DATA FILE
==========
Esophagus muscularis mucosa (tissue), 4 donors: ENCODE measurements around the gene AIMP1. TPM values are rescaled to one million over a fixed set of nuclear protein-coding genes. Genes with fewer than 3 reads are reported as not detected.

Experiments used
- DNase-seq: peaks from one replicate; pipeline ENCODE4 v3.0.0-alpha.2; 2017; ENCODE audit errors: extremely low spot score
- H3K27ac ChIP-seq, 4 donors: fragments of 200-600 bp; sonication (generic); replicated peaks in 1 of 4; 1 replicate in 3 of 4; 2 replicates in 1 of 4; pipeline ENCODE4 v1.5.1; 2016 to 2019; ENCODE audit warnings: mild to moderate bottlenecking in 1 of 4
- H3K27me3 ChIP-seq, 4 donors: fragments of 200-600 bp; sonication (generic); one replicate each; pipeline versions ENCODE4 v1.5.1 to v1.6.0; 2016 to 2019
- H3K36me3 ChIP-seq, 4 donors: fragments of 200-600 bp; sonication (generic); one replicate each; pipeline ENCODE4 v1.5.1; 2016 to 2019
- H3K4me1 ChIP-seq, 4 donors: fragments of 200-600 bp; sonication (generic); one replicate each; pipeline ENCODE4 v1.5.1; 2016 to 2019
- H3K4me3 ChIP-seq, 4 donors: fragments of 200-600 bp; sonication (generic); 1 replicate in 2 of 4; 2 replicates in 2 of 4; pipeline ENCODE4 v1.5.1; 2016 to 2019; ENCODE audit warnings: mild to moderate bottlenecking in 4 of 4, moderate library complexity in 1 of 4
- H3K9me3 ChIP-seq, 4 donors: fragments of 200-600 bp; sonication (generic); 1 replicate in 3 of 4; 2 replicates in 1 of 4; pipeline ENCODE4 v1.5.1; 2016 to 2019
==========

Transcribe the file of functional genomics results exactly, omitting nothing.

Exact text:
Esophagus muscularis mucosa (tissue), 4 donors: ENCODE measurements around the gene AIMP1. TPM values are rescaled to one million over a fixed set of nuclear protein-coding genes. Genes with fewer than 3 reads are reported as not detected.

Experiments used
- DNase-seq: peaks from one replicate; pipeline ENCODE4 v3.0.0-alpha.2; 2017; ENCODE audit errors: extremely low spot score
- H3K27ac ChIP-seq, 4 donors: fragments of 200-600 bp; sonication (generic); replicated peaks in 1 of 4; 1 replicate in 3 of 4; 2 replicates in 1 of 4; pipeline ENCODE4 v1.5.1; 2016 to 2019; ENCODE audit warnings: mild to moderate bottlenecking in 1 of 4
- H3K27me3 ChIP-seq, 4 donors: fragments of 200-600 bp; sonication (generic); one replicate each; pipeline versions ENCODE4 v1.5.1 to v1.6.0; 2016 to 2019
- H3K36me3 ChIP-seq, 4 donors: fragments of 200-600 bp; sonication (generic); one replicate each; pipeline ENCODE4 v1.5.1; 2016 to 2019
- H3K4me1 ChIP-seq, 4 donors: fragments of 200-600 bp; sonication (generic); one replicate each; pipeline ENCODE4 v1.5.1; 2016 to 2019
- H3K4me3 ChIP-seq, 4 donors: fragments of 200-600 bp; sonication (generic); 1 replicate in 2 of 4; 2 replicates in 2 of 4; pipeline ENCODE4 v1.5.1; 2016 to 2019; ENCODE audit warnings: mild to moderate bottlenecking in 4 of 4, moderate library complexity in 1 of 4
- H3K9me3 ChIP-seq, 4 donors: fragments of 200-600 bp; sonication (generic); 1 replicate in 3 of 4; 2 replicates in 1 of 4; pipeline ENCODE4 v1.5.1; 2016 to 2019